Patients with systemic lupus erythematosus ( SLE ) are at risk of irreversible damage across multiple organ systems because of both active disease and medication toxicities.
The severity and frequency of damage increases over time, and patients with damage have consistently been shown to be at risk of accruing additional damage. If left untreated, this can lead to serious and even fatal complications, particularly in patients with vital organ involvement such as heart, kidney, lungs or central nervous systems.
As the only approved biological treatment for SLE, Belimumab ( Benlysta ) has demonstrated a clinically meaningful reduction in SLE disease activity in the phase III BLISS pivotal trials.
Assessing the level of organ damage in patients receiving Belimumab expands the understanding of its benefits when used long-term.
Both analyses, which used data from the long-term extension studies from the pivotal BLISS studies, showed low rates of organ damage with Belimumab treatment.
The data in patients receiving Belimumab have also provided further evidence of the importance of B-lymphocyte stimulator ( BLyS, an important factor in the survival of B cells ) in the development of symptoms of SLE, including longer-term organ damage.
The long-term organ damage analysis ( Van Vollenhoven RF et al ) reports data from the long-term single-arm extension study in 735 non-US patients treated with Belimumab for up to 9 years.
For the efficacy endpoint ( change in SLICC Damage Index [ SDI ] from baseline, a validated score to quantify organ damage, at study year 8 ), 87.7% patients treated with Belimumab had no increase in organ damage.
The incidence of adverse events ( including infections, malignancies, depression, suicide, self-injury and death ) remained stable or declined over time.
The propensity score ( PS ) matched analysis ( Urowitz M et al ) has reported the comparison of pooled data from the BLISS long-term extension studies with data from the Toronto Lupus Cohort ( TLC ) over 5 years.
The PS is a composite value that allows clinically similar patients to be compared.
Patients treated with Belimumab plus standard of care ( SoC ) had significantly less progression of SLE-related organ damage ( 0.45 smaller unit increase in SDI score ), compared with patients in the TLC receiving SoC ( N=181, p less than 0.001 ).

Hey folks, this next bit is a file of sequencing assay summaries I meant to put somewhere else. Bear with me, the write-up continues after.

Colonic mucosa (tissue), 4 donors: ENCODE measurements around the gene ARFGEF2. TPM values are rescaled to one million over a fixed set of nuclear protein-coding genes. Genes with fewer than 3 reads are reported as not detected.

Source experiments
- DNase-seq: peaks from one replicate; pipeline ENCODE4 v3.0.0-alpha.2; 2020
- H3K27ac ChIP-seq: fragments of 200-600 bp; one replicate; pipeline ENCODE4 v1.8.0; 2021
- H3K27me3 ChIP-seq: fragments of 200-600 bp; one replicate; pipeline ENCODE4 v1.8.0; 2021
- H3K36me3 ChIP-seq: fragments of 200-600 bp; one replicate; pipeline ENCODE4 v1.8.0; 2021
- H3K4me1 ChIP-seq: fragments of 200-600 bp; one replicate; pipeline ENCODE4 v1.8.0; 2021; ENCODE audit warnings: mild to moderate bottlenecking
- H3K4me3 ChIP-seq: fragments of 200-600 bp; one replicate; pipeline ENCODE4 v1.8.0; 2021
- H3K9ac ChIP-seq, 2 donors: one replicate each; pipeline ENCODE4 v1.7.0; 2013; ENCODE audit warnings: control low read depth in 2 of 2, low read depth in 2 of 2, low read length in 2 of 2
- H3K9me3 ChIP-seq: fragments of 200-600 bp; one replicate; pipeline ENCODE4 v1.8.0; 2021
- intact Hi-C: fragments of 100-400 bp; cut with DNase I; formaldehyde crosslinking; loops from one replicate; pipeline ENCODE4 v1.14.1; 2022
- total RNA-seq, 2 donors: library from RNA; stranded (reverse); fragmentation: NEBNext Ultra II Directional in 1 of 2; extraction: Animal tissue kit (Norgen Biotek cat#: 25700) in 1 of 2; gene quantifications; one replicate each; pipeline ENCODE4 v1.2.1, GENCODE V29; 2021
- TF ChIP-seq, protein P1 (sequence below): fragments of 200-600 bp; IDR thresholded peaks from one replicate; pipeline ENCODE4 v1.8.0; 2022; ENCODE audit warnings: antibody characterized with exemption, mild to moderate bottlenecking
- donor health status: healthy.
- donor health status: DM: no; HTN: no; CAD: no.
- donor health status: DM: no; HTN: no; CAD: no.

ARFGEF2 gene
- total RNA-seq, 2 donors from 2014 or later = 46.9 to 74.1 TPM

Patients treated with Belimumab plus SoC were 60% less likely to progress to a worse SDI score over any given year of follow‑up compared with SoC patients ( N=323, p less than 0.001 ).
A patient receiving Belimumab plus SoC has a 3.1% annual probability of organ damage progression compared with a 7.5% annual probability with SoC ( N=323 ).
The long-term safety observed in both analyses was consistent with the known safety profile of Belimumab.
Belimumab, currently the only medicine specifically developed and approved for SLE, is a BLyS-specific inhibitor, is a human monoclonal antibody that binds to soluble BLyS.
Belimumab does not bind B cells directly. By binding BLyS, Belimumab inhibits the survival of B cells, including autoreactive B cells, and reduces the differentiation of B cells into immunoglobulin-producing plasma cells.
Benlysta is licensed in the European Union as an add-on therapy in adult patients with active autoantibody-positive SLE, with a high degree of disease activity ( e.g. positive anti-dsDNA and low complement ), despite standard therapy.
Systemic lupus erythematosus is the most common form of lupus, affecting approximately 70% of an estimated 5 million people with lupus worldwide.
SLE is a chronic, incurable, autoimmune disease associated with a range of symptoms that can fluctuate over time including painful or swollen joints, extreme fatigue, unexplained fever, skin rashes and organ damage. ( Xagena )
Source: GSK, 2018